Steve Jobs and Apple Pie
Robert J. Samuelson
October 7, 1985
Why are we so fascinated with Steve Jobs, the 30-year-old ex-chairman of Apple Computer? The reason has less to do with Jobs's remaining importance to the computer industry -- Apple's influence is fast waning -- than with his status as a fallen folk hero. The business of America is business, but Americans do not love business. Jobs was going to change that. He was going to rewrite the rules and prove that you didn't have to surrender your individuality to succeed. His odyssey made him a celebrity because his dream is everyone's dream.
Jobs and Apple Computer became a cult; they were the corporation as commune. They promised to provide a model for liberating us from one of the great conflicts of American culture: the need for the individual to come to terms with the organization. At Apple the conflict would disappear. People would work because they loved it. They would dress informally and set their own hours. The corporation would flourish because the individuals within it flourished. Alas, it didn't turn out quite that way. But that's what makes Jobs's story compelling. Not only was he a utopian, but because his vision appeals to us all, we share his failure.
Our individualistic culture coexists uneasily with its dependency on mass organizations. In the private economy roughly half of us work for companies with more than 500 employees. Our bureaucratic bosses inspire a love-hate relationship. We want a place to go in the morning, a regular paycheck, familiar faces and an appreciation of our work. Our organizations represent security and belonging. But they often enrage us with their organizational idiocies and imperatives. Their routines and demands regularly abuse our individuality and stifle our creativity.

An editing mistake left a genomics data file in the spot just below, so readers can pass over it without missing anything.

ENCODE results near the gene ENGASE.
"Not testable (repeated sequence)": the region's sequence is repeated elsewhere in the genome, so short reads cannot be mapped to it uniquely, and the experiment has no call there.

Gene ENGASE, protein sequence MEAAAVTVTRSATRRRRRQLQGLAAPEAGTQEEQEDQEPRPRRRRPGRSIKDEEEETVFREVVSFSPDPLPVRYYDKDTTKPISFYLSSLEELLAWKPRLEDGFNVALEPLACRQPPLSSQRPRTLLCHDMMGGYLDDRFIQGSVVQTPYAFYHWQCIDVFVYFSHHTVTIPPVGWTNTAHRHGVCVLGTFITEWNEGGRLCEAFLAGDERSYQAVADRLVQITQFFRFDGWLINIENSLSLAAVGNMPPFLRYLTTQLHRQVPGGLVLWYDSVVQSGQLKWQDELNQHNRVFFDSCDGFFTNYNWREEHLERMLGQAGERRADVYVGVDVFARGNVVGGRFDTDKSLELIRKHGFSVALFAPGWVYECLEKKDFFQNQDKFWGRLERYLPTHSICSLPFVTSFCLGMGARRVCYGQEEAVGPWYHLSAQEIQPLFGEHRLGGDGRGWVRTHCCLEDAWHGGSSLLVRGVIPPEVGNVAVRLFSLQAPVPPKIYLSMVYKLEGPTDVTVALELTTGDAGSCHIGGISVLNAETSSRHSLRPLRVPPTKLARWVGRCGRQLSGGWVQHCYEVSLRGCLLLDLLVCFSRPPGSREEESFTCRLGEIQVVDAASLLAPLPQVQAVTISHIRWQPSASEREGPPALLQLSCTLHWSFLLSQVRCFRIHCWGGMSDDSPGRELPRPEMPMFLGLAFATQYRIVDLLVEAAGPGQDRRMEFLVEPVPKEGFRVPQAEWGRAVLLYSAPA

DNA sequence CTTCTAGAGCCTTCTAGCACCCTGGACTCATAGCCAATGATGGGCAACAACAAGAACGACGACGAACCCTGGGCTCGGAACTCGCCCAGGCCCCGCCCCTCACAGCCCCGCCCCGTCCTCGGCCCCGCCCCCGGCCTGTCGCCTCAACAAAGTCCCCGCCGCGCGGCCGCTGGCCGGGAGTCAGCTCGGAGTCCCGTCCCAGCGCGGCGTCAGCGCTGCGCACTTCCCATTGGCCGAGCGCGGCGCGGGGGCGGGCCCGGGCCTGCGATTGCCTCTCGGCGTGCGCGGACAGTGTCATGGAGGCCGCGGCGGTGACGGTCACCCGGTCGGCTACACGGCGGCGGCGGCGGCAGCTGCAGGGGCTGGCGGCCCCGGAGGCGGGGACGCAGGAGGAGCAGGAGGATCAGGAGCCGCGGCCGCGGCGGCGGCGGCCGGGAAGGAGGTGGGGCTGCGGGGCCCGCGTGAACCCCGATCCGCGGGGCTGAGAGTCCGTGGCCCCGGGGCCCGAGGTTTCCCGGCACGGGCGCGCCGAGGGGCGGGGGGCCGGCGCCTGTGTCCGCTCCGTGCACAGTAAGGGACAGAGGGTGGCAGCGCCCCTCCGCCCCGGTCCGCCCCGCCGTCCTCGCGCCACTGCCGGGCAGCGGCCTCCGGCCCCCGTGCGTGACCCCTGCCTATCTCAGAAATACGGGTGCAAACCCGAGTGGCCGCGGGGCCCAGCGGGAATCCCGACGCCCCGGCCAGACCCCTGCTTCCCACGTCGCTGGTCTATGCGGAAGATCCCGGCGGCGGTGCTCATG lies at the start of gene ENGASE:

Dropping Morale: The conflict is not just a cultural tension; it's also an economic problem. Economist Eli Ginzberg and banker George Vojta argue in a new book ("Beyond Human Scale, The Large Corporation at Risk," Basic Books. $16.95) that many companies have grown so large that they can't motivate their workers or coordinate their activities. Good ideas get lost. Workers become demoralized and defeated. There are too many meetings and memos. Ginzberg and Vojta believe that large corporations' natural efficiencies in technology and production may increasingly be offset by "diseconomies of coordination and waste."
No one knows whether their theory is correct, but there's no shortage of corroborating anecdotes. An article in The Wall Street Journal recently characterized Du Pont this way: "Over the years, Du Pont developed a highly stratified, risk-averse organization that tended to stifle the free flow ofideas." As one executive put it: "The problem wasn't that people didn't have ideas, but they were surrounded by every system and control a large corporation can develop." The inflexible and impersonal corporation hurts itself by alienating its workers. According to Opinion Research Corp., employee loyalty to their companies has been dropping for more than a decade.